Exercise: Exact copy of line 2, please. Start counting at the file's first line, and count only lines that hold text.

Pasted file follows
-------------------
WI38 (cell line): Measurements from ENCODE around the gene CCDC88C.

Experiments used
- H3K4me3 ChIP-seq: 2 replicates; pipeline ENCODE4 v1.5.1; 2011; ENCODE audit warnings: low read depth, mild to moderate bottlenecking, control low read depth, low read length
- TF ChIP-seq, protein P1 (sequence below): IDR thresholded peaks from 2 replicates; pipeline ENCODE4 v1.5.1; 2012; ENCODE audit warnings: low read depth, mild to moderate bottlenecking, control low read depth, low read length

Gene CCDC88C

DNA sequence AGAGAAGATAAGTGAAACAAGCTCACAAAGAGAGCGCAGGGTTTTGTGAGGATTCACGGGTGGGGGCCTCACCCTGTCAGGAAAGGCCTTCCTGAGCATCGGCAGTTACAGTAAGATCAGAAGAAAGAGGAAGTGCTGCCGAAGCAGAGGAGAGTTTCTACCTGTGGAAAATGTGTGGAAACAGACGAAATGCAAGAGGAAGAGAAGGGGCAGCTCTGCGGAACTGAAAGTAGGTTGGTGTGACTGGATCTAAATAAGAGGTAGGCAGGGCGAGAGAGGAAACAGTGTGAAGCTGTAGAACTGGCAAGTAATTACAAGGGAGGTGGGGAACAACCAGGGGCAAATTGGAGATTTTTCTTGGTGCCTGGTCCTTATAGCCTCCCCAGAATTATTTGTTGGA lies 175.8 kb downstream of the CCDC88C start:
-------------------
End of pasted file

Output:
Experiments used